By Deonna Jackson (former MHANYS intern)
As college students, we are told that these years will be the best of our lives. College certainly has been a great experience but as a current college student, I can attest that it can also be very stressful. Throughout the school year I must balance many things. There is so much pressure to get good grades and I am constantly being told to study, study, study! There are exams, papers, midterms, and the dining hall food isn’t always the best. College students can have it rough. It is not uncommon to struggle academically and to miss home and your mother’s cooking.
The good news is there are a wide arrangement of activities in college. Participating in activities is essential to maintaining balance in my physical and mental health. I have found that keeping a reasonable amount of balance between school work and social activities is crucial in college. Too much of either can leave me feeling overwhelmed and neglectful of the other. What allows me to keep a balance is time management. Time management is so helpful in college. If done right I’m able to prioritize my homework and still have time to be social on campus. Planning ahead plays a large role in my ability to socialize the way I want to. If I have projects and assignments that will be due weeks or so after the assigned dates I attempt to start them as soon as possible. Not waiting until the last minute helps me to create a manageable balance and I feel less stressed as a result. I also practice balancing the different components of college by being intentional and deliberate with my time. This means realizing that I am human and I cannot be in more than one place at a time or give my attention to multiple things. I have to choose to be productive during that certain activity. I practice setting boundaries and time parameters for friends, school, and social activities alike.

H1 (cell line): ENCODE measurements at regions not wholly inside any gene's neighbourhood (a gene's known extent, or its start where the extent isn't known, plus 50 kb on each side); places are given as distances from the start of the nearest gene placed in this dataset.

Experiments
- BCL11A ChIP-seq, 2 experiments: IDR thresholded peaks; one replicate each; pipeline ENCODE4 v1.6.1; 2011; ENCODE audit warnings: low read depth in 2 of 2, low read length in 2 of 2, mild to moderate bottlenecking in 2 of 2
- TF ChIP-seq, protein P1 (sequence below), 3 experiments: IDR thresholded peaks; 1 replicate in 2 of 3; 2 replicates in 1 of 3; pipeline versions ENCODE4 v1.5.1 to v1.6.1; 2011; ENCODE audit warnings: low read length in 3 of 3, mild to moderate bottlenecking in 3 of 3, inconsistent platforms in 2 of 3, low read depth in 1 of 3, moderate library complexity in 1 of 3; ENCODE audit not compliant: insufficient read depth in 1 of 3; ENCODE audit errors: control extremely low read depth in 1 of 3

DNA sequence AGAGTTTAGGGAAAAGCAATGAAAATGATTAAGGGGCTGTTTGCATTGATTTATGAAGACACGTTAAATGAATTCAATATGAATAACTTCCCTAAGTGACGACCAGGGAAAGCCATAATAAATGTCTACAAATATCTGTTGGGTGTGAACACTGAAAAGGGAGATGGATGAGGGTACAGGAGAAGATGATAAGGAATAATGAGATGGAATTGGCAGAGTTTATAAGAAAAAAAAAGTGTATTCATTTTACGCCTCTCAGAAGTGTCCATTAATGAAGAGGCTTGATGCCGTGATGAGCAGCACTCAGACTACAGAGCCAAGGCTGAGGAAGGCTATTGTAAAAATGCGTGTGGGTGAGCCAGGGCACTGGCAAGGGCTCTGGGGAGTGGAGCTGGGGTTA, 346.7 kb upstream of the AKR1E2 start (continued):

The hobbies and resources that I have in college allow me to practice the best well rounded health. However, when I am stressed I also have strategies to help me deal with the stress. Some of my coping mechanisms include deep breathing, counting down backwards, and identifying objects I can see, hear, touch, taste and smell to stay present in the moment. I enjoy painting, writing, and coloring as a way of destressing. Throughout college I also noticed how much my diet and exercise affects my mental health. I realized when I eat a lot of fried foods over a long period of time my mental wellness suffers as a result. On the days that I exercise I tend to feel my best. I don’t always get to do a full routine but doing some exercise has benefits because it gets my heart moving and my mind off of the work that I need to do.
I am also thankful because of my fitness tracker I can challenge myself to reach the daily suggested steps of 10,000 every day. This keeps me focused and excited about exercising. Exercising the way I want to is hard in college so with something like this I feel energized and as though I have accomplished something great. These are just a few of the daily routines that I practice in order to stay mentally healthy but it is so important to find out what routine works for you.
There are also other resources that are open to students and faculty at most colleges.The fitness center usually has the elliptical, treadmill, bike and a number of different weights and weighted exercises. Counseling, group therapy, and the spiritual life office are also great resources to take advantage of and are available to students even before they are stressed. Some colleges engage in what are called stress relief weeks. Stress relief weeks encourage students to engage in self relaxation through meditation, arts, and music. Joining clubs and study groups on campus can also be helpful in finding support and a network that fits best for each student.
As I mentioned before these are just some of the ways that students can deal with stress on campus. It is important for all students to explore what wellness means for them at college.